Whether it is a business or personal interaction, multiple studies show that as much as 50% to 90% of communication is non-verbal. This means the “text-or-email-only” method relays less than half of the intended message which, in turn, causes misunderstandings. Yet the world sends over eight billion texts per day, and businesses encourage chat or text-only work environments as Gen-Y enters the workforce. The concern should not merely be misinterpretation; it is the loss of our ability to understand and use body language to our advantage, especially in the workplace.

Built to be CEO – A Woman’s Journey to the Top. Available on Amazon.

First, understand your baseline.

Understanding your baseline, and that of those around you, should be your first step. Skipping this often leads to misinterpretation. A baseline stance is a person’s body language when the person is under no pressure. To arrive at a baseline, you may want to ask straightforward, softball questions. These are questions your counterpart is familiar with and has the answers to, so you can observe them in their most relaxed and honest state.

On your journey to CEO, you will need to be cognizant of your body language and the body language of those around you. Here are some of the cues you need to be aware of, while you are evaluating others:

1) Eyes.

Acute Observations. Watch your counterpart’s cues, without being too shifty or obvious. If you have observed their baseline, you will notice signs of engagement, disengagement and tension, which will be apparent in their body language. Engagement actions, like head nods, forward leans and eye contact, point out interest and agreement. Disengagement actions, like leaning back, frowning and looking away, indicate that the individual is dispassionate, aggravated, apprehensive or sometimes bored. Additionally, tension cues like face-touching, firmly crossed ankles and a higher vocal pitch are signs of disapproval.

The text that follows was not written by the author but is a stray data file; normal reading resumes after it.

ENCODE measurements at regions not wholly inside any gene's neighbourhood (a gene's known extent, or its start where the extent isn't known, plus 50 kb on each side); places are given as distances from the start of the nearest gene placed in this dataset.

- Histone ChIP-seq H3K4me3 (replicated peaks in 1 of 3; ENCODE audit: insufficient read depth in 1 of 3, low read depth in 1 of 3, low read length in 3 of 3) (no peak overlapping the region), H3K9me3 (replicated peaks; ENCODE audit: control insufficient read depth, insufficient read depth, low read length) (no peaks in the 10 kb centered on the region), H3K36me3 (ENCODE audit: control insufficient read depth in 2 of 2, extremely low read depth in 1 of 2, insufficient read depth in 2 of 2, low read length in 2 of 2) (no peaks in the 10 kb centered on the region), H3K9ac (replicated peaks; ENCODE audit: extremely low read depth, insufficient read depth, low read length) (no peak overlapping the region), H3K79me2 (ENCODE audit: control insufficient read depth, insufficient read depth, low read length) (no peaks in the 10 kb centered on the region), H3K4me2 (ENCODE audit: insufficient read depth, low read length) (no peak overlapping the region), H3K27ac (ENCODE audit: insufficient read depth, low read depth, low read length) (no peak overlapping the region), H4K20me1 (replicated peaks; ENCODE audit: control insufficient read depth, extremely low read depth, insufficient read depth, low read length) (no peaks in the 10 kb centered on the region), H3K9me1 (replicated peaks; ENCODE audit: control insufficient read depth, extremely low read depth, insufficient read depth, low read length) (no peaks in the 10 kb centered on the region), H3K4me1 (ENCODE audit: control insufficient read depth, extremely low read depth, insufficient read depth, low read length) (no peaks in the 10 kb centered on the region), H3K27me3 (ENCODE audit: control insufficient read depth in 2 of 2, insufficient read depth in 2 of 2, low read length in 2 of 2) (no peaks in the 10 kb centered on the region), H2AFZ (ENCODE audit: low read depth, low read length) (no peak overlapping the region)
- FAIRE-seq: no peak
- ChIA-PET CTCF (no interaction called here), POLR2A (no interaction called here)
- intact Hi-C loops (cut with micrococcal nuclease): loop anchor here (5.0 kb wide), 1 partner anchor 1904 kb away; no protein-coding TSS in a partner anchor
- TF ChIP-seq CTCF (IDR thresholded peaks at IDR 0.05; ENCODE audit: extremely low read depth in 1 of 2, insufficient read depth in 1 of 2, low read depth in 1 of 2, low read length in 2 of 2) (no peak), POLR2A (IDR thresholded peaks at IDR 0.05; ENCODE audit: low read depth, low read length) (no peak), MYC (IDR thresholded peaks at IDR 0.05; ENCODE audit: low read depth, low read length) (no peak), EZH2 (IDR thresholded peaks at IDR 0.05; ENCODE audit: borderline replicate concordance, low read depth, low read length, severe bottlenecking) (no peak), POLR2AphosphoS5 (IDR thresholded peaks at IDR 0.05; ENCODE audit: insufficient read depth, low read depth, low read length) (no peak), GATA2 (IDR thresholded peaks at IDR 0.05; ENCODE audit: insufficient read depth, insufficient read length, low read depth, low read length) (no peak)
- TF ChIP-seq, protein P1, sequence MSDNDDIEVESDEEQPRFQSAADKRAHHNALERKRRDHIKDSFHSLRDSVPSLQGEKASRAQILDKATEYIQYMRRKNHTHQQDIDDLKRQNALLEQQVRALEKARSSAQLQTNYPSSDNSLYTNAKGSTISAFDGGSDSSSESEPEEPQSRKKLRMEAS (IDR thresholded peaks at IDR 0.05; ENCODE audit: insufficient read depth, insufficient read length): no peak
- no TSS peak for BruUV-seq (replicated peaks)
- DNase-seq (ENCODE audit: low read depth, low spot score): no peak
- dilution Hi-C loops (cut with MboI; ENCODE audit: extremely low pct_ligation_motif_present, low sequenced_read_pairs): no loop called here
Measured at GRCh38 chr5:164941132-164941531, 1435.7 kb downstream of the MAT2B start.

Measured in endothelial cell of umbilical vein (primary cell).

Eye contact. The eyes are the most powerful part of our body language, and can express everything from happiness to annoyance, interest to pain. Frequent eye contact is interpreted as honesty and forthrightness. Staring is interpreted as aggression. These are obvious statements, but we forget that we have the power to be more intentional about our expressions.

2) Face.

Facial expression. A critical message conveyed with a smile will have a totally different impact than one delivered with an angry face.

Smiling. During a conversation, and especially during a mediation, keep the tone in the room warm, light and airy. Simply smiling from time to time does exactly that for you without adjusting the thermostat or opening a window. Even though you must always assume that your counterpart in the negotiation is not your friend, and will not be involved in the next conversation on the topic, smiling could change the tone of a mediation.

Head nodding. A common negotiating tactic is to look your counterpart in the eye and nod your head, even in the face of disagreement and criticism. This nonverbal gesture reduces tension and leads to alignment. Beware of the instances when your counterpart is nodding their head but actually does not understand what is going on.

3) Hands & Feet.

Handshake. Shaking hands at the beginning and end of an interaction signals openness or goodwill. In the business world, palm-to-palm contact is important for sincerity.

Hand-to-face. Even when your eyes and facial expressions are genuine, hand-to-face movements such as holding the chin or scratching the face shows concern or lack of conviction. If a person is covering their mouth while telling you something, they may be lying.